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States must cut red tape to attract more qualified teachers

Rigid standards are shutting out aspiring teachers. States must evaluate potential teachers without traditional certification in ways that don't push needed talent away.

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My wife has a master’s degree in education from the University of North Carolina, Chapel Hill, has lived in four countries, speaks a good deal of Arabic and some Italian, and has been either teaching or conducting education research for the better part of a decade. She taught at a private school in Seattle so esteemed that Bill Gates and Jeff Bezos (the founder of Amazon.com) sent their children there.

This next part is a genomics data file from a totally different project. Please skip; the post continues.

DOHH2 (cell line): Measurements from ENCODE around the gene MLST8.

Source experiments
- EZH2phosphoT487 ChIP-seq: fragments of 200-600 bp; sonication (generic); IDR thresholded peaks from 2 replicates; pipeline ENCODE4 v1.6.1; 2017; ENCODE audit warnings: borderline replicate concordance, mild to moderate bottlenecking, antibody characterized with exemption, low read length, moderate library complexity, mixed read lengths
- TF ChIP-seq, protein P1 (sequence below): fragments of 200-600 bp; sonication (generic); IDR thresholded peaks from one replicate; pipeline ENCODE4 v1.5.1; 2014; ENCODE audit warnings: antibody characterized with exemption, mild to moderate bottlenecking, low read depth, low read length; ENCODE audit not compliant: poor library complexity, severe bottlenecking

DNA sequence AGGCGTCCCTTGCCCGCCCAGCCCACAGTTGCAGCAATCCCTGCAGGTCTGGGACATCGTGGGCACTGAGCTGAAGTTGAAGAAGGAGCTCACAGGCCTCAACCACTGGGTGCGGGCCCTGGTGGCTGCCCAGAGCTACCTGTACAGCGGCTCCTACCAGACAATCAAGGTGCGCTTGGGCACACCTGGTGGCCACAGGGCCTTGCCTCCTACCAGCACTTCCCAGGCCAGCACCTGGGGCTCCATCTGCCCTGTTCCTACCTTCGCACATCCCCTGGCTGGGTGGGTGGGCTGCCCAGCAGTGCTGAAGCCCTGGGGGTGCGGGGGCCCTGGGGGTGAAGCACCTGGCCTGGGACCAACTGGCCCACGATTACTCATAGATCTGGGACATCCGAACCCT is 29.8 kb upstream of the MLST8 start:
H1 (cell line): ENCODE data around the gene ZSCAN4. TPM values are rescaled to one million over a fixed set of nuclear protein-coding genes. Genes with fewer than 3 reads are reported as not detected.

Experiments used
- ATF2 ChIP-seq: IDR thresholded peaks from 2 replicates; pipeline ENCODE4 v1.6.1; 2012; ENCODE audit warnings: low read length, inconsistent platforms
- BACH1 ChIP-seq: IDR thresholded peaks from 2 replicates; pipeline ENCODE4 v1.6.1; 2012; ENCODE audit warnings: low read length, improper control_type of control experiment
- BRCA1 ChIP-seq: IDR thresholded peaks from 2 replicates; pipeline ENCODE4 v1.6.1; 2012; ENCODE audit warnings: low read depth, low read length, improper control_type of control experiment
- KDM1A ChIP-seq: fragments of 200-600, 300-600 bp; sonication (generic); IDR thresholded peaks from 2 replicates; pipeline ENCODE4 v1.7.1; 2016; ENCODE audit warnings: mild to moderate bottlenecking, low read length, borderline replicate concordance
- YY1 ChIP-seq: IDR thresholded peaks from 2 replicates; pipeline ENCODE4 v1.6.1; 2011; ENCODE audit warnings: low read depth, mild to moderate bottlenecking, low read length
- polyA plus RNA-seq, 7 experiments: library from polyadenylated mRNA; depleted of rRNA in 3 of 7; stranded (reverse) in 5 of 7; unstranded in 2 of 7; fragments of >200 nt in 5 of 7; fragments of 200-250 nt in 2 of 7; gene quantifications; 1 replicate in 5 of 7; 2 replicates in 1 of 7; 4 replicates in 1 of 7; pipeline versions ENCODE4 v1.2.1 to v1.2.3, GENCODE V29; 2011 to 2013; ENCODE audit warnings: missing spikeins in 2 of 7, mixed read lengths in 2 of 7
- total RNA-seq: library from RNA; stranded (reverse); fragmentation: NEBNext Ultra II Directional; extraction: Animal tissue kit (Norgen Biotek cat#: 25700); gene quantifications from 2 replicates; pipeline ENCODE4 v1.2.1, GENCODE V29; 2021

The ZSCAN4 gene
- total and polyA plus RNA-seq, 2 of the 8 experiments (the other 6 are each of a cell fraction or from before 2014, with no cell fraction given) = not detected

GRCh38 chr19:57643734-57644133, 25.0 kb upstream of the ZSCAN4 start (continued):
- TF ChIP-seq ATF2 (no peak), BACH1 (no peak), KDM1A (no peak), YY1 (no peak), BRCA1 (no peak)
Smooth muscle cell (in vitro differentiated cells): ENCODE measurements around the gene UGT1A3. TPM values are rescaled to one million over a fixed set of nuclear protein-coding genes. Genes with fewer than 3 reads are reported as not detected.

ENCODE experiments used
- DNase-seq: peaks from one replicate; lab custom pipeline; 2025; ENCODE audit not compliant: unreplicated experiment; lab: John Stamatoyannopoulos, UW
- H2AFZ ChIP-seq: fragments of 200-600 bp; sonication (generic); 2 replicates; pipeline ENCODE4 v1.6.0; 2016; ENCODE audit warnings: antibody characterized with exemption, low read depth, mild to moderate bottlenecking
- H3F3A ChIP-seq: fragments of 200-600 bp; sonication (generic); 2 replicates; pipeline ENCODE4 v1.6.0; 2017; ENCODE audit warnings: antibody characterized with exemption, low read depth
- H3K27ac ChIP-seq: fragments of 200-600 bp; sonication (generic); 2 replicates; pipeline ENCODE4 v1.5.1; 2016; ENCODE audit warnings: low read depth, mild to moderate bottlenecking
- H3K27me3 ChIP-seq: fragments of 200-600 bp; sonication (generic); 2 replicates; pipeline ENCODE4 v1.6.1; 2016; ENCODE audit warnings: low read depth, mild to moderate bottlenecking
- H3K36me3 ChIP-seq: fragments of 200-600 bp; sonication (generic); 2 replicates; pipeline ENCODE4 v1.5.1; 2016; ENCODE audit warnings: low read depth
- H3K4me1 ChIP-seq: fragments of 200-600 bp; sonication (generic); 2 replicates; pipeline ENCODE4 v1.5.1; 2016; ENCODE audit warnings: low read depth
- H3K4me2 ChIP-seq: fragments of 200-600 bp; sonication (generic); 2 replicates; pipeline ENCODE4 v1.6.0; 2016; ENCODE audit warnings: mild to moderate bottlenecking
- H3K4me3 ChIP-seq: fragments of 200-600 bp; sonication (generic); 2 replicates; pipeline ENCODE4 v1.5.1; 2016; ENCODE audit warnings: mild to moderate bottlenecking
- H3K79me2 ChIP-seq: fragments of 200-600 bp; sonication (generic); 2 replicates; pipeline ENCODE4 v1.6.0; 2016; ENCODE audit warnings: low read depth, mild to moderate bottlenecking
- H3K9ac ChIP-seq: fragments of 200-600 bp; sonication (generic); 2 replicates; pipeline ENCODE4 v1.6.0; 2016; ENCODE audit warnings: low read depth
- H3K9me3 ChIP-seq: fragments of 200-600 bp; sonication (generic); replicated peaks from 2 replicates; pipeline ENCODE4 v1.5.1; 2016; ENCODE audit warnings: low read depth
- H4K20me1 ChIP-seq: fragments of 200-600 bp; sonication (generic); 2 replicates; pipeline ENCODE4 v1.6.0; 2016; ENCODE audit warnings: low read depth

Yet according to box-checkers at Maine’s Department of Education, she is not yet qualified to teach 10-year-olds in the state’s public schools. Because she studied history and art as an undergraduate and has not undergone public school certification in another state, the state of Maine denied her application for initial certification to teach, insisting that she must first complete an undergraduate English course at her own expense. This is only for initial, temporary certification, after which she must take no fewer than five additional college courses, five standardized tests, and complete a year of supervised “student” teaching.

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